SECOND LIEUTENANT GEORGE HELLIWELL HARDING
ROYAL FLYING CORPS
27TH MARCH 1918 AGE 24
BURIED: DIVE COPSE BRITISH CEMETERY, SAILLY-LE-SEC, FRANCE
George Helliwell Harding was the Red Baron's 73rd victim. He had only been with 79 Squadron since 2 March when he became von Richthofen's third kill of the day.
All the following information is taken from Mike O'Connor's excellent book 'Airfields and Airmen Somme'. Harding was attacking a German fighter when von Richthofen came from behind and shot him down. Harding's plane caught fire and broke up in the air. Two years later, Harding's sister, Ruth, an actress, was in France entertaining American troops. She wanted to identify her brother's grave - the implication being that he had been buried as an unknown airman. She identified a grave and insisted on the body being exhumed for her to identify the remains. It must have been indescribably gruesome. Her brother would have been horribly burnt and had been in the ground for a year. She did identify him and George Harding was buried in Dive Copse Cemetery.
Just under a month later Manfred von Richthofen was killed.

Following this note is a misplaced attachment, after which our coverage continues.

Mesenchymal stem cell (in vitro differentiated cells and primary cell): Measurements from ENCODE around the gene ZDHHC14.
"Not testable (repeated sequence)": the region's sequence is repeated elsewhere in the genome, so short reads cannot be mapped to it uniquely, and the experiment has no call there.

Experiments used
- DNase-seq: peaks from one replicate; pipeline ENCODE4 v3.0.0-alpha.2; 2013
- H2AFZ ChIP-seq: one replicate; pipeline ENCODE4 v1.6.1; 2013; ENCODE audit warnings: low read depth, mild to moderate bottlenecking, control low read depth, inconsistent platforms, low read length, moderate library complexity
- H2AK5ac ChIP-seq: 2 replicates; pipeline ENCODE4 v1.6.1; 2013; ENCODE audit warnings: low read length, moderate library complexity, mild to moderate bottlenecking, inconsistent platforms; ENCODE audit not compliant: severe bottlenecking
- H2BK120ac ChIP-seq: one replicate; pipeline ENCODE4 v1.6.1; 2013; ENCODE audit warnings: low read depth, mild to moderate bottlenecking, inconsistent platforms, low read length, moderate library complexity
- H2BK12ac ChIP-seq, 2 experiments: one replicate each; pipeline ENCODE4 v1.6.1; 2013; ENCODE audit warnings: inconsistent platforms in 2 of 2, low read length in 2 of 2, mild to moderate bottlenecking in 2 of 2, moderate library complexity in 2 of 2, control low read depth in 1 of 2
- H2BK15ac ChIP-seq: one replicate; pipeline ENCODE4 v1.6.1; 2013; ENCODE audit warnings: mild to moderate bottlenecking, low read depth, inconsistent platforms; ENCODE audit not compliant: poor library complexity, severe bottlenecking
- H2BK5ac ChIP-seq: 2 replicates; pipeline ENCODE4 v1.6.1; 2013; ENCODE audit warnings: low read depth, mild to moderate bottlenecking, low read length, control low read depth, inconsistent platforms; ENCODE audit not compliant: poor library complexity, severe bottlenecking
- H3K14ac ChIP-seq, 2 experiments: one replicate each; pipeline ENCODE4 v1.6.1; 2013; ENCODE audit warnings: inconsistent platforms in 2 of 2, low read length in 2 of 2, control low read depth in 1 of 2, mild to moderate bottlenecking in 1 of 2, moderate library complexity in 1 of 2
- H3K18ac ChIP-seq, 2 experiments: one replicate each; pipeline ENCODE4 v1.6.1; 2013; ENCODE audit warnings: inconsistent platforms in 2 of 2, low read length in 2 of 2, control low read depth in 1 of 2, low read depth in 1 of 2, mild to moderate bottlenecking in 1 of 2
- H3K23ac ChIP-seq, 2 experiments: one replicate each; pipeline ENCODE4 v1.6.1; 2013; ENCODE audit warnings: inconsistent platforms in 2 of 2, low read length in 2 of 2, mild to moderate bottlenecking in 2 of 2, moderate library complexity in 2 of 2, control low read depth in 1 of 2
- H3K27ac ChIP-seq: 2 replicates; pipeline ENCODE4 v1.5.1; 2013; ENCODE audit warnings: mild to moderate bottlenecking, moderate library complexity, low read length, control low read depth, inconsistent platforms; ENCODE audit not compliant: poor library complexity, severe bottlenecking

Harding was an American citizen from South Minneapolis, Minnesota. After America's entry into the war he tried to enlist in the American army but so many Americans were volunteering that he became impatient at the delay and crossed the border into Canada to enlist in the Flying Corps. He arrived in England in August 1917 and after further training, he went to France on 2 March. Twenty-five days later he was dead.
His father, Mr GF Harding, chose his inscription from Algernon Swinburne's poem 'The Halt Before Rome': Republican Rome, for whom the soldiers in the poem are fighting:
She, without shelter or station,
She, beyond limit or bar,
Urges to slumberless speed
Armies that famish, that bleed,
Sowing their lives for her seed,
That their dust may rebuild her a nation,
That their souls may relight her a star.